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Becoming a Better Leader Monday Momentum

Top 5 Leadership Deficits

Top 5 Leadership Deficits 

“If there is no struggle, there is no progress.” – Frederick Douglass



There are many things that we as leaders do that are not effective and many times we actually set up problems or make problems worse. I have mentored and coached leaders in many fields for 31+ years and still have challenges myself in these areas. We are never clear of dysfunction, especially when we are blind to our own deficits. Here’s my list of the top 5 challenges we have as leaders:

1. Over Functioning: Put simply, we do too much. Yes, we do things that other can do for us or for the enterprise we lead. It’s important to remember that being the “Leader” is different from being the “Doer.” The Transformational Leader finds things to assign to others, mentors and coaches as the task is delegated and gets out of the way. Micromanaging in the opposite of this. Assign the task or event, define the specific outcomes, create the accountabilities, and get out of the way. Did I say, get out of the way? Yes, let them do it and check in before deadlines to see where coaching or mentoring can be helpful. When the leader over functions by doing things others can do (and want to do) the response is that they under function. How often do we blame others for not doing what we want when, in fact, we have done the opposite of inspire them. The first duty of the Transformational Leader is to identify and delegate tasks that they don’t need to be doing. And to delegate enough of these to make a difference in time and energy management. Supporting 3 delegations is a practical strategy. You get enough off your place to have time to follow up. 

2. No Feedback System: Blind spots are deadly! We don’t see them (hence the name, blind spots) but they see us and they compromise our effectiveness. What we don’t know that we don’t know can limit and even stop our success. Lack of self-awareness is a huge problem that’s a silent killer of attitude with teams. Everybody knows the problem except the leader. Pretending to know what you are doing is deadly and your team will prove to you that you don’t know what you are doing. Every leader needs a group of people who will speak the truth and point out the blind spots – not members of your team, however. This is the primary reason leaders need a coach. 

3. The BOSS Paradigm: Not understanding how leadership works in today’s world is a set back to leaders. The old autocratic paradigm of the BOSS isn’t really the best model for the current culture. The boss model is dead. The influencer model is alive and thriving. The answer is to be able to communicate accurately what you want and then be able to mentor and coach the person to success.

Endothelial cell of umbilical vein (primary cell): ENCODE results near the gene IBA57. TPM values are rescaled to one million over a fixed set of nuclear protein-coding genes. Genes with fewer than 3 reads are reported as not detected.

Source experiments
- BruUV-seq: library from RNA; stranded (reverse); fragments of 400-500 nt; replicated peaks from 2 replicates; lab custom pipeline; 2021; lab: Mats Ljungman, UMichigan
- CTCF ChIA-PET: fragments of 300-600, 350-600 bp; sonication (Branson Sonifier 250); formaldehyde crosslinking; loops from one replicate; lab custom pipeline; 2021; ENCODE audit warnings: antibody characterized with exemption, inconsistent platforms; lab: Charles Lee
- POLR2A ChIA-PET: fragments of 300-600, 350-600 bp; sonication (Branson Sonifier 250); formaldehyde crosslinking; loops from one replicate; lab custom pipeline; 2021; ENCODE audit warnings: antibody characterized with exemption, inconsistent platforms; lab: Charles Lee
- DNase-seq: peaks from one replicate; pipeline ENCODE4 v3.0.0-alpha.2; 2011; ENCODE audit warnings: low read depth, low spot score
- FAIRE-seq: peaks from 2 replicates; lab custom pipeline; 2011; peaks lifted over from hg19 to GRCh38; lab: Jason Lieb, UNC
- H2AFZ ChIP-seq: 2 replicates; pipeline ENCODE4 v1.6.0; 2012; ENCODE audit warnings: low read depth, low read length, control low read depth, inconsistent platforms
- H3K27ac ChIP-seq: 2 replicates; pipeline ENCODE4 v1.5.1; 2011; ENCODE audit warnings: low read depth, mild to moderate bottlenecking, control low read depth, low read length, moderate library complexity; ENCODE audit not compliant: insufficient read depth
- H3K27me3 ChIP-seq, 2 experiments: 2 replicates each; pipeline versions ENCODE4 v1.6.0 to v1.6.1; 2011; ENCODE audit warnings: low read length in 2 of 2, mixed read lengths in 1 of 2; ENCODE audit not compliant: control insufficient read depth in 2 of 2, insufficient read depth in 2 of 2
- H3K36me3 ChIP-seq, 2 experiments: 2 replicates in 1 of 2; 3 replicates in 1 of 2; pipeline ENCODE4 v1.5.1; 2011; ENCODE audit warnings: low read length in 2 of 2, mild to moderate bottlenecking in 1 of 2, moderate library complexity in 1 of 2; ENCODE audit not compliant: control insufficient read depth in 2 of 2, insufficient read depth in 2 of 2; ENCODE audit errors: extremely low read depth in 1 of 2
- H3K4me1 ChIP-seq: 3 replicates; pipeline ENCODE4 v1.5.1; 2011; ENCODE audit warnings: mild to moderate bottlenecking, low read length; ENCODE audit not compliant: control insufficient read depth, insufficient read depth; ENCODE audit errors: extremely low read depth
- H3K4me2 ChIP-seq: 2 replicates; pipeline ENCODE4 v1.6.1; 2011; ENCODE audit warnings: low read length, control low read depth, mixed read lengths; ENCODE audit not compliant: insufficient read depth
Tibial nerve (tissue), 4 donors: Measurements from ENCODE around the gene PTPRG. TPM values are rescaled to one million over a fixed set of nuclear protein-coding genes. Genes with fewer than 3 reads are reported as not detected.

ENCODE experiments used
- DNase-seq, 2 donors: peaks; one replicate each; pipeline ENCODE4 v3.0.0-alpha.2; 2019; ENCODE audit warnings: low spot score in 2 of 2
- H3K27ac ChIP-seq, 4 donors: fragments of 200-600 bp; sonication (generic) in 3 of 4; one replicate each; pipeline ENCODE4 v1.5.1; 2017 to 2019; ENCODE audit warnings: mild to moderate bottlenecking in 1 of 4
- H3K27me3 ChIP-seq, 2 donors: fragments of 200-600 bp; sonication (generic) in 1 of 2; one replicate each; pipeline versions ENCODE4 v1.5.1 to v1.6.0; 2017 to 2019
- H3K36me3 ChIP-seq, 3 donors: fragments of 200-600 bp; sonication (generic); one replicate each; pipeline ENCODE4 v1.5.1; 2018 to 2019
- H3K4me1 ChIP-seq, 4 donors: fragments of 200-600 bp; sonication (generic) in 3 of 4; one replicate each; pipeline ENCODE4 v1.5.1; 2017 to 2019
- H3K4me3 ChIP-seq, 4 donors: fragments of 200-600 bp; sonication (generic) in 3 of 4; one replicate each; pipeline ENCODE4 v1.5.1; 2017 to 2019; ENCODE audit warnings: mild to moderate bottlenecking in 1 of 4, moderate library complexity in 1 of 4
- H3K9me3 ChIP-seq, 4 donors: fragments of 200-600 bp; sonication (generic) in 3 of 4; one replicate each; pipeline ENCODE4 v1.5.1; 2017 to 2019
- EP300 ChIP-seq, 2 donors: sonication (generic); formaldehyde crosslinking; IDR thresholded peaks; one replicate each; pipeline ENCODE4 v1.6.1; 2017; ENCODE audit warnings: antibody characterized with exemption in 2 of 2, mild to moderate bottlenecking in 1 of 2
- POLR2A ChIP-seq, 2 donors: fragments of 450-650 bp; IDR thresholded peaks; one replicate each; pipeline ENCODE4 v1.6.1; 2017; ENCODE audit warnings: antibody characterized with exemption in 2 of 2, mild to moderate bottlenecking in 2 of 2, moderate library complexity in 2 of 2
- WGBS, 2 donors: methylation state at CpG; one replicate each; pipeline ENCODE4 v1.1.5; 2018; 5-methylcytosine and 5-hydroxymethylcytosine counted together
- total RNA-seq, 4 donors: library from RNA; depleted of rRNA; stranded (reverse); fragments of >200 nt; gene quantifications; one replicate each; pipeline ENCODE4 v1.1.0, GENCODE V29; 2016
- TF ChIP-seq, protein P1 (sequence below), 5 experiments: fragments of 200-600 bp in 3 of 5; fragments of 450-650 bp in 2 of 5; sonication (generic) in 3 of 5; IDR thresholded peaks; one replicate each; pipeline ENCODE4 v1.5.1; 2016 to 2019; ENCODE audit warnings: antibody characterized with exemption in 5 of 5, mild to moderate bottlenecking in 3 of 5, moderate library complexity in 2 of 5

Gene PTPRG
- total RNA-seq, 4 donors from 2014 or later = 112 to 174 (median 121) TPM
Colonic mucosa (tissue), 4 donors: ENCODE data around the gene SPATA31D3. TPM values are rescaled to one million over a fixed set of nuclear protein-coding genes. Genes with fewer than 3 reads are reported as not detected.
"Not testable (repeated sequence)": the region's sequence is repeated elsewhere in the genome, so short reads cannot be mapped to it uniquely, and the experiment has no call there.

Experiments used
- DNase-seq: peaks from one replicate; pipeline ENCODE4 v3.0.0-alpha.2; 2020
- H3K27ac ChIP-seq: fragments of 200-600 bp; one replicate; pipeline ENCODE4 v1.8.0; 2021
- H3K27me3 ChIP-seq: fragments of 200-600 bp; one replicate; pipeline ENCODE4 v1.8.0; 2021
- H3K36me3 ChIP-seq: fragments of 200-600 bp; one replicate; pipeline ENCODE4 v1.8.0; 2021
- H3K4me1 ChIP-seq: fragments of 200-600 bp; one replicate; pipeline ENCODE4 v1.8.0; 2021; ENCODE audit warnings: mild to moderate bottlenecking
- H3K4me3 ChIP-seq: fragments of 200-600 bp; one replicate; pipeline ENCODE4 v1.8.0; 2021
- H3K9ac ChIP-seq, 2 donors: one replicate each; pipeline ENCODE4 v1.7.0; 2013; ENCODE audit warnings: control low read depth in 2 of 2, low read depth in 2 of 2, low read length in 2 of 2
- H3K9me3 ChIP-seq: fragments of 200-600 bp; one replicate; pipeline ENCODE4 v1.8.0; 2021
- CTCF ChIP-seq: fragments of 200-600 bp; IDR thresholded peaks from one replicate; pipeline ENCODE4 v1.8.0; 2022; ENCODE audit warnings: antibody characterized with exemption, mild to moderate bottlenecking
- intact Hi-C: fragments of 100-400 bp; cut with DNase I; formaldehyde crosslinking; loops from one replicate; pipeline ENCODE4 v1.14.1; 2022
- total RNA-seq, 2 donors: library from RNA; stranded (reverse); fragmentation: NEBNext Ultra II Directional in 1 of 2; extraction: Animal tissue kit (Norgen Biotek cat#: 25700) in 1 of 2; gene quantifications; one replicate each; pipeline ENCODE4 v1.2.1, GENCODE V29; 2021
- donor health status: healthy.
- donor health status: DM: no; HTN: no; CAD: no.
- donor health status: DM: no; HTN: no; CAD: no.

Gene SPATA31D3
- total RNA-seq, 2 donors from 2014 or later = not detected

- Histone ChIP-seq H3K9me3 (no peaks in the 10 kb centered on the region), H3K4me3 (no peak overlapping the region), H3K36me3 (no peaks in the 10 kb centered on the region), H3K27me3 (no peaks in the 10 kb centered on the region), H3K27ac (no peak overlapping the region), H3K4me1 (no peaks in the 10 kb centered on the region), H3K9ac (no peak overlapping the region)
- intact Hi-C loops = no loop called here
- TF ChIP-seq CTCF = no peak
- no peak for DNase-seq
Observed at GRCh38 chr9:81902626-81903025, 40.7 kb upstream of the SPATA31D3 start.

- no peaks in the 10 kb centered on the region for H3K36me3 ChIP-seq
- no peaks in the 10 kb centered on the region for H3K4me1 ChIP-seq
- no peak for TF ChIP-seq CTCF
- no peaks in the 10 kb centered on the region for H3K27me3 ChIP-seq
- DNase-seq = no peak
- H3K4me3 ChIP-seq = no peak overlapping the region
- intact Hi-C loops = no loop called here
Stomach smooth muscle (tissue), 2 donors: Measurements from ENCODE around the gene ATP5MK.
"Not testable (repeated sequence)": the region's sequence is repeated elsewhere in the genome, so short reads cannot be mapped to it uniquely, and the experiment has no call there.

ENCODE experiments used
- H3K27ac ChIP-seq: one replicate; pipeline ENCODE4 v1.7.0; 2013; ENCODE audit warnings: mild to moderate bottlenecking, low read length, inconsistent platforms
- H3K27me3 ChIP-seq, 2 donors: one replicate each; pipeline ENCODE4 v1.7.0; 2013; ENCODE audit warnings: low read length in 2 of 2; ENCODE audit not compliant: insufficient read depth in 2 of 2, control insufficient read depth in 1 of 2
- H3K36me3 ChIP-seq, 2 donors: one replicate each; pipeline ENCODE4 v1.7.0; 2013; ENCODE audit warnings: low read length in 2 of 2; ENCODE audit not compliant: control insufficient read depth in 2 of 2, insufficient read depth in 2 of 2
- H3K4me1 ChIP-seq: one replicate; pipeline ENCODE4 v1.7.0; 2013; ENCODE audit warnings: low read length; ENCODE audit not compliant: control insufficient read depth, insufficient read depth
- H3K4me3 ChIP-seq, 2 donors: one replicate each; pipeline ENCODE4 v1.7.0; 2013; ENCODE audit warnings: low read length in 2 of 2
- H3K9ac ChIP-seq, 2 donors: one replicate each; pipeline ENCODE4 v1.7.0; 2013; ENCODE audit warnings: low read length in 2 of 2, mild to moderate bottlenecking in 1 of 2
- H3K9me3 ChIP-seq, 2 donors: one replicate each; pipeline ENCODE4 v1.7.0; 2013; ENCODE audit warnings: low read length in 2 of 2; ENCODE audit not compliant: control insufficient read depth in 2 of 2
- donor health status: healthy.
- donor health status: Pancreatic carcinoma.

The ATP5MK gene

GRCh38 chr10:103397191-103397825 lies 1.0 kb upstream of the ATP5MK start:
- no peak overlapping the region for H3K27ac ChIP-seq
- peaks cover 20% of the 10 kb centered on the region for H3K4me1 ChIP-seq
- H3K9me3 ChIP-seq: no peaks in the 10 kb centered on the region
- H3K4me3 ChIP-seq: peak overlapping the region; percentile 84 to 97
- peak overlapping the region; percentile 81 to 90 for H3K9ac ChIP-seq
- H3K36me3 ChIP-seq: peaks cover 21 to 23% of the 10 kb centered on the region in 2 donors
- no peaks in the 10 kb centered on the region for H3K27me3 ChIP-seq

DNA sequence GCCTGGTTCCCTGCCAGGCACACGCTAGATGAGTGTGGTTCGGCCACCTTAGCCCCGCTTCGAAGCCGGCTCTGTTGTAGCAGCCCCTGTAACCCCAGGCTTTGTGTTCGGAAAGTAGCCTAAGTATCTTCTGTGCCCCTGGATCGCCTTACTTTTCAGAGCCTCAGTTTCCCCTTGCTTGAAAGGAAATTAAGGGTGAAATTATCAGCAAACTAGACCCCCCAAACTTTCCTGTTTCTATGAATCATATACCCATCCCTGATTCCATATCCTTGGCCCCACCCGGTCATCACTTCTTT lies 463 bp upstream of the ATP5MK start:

4. Not Managing Emotions: An emotional leader creates anxiety in the culture. This anxiety replaces logical thinking with emotional reacting. The leader’s ability to manage self is key to the success. If the leader isn’t disciplined, then the team isn’t disciplined. If the leader is emotional, the team is emotional. The culture is a reflection of the leader. To be able to manage self, create guiding principles to guide decision making and to keep yourself regulated. See podcast #4 “Guiding Principles” for more information.  

5. Poor Communication Skills: Educators tell us that people remember only 10% of what they hear and only 20% of what they see. Wow, it’s no wonder people get things wrong. It might also be HOW it’s communicated that causes the problem. Unclear and incomplete messages cause lots of problems and give those who are trying to dodge accountability an opportunity to place blame on someone else. Sending email as the primary communication causes many problems and is a topic for another session. The next statistic is that when hearing and seeing are combined the retention goes up to 65% or more. When there’s an activity or dialogue included the response. Here’s the solution: be sure the message is accurate and check for understanding, ask for a response to be sure that the message was received and understood. Communication is a two-way activity. 

The big picture for leadership for me is to continue working on skills and systems and learn from what doesn’t work – I call these “Learning Opportunities” rather than failures. The only failure is the failure to learn from ourselves.

Keep the momentum.

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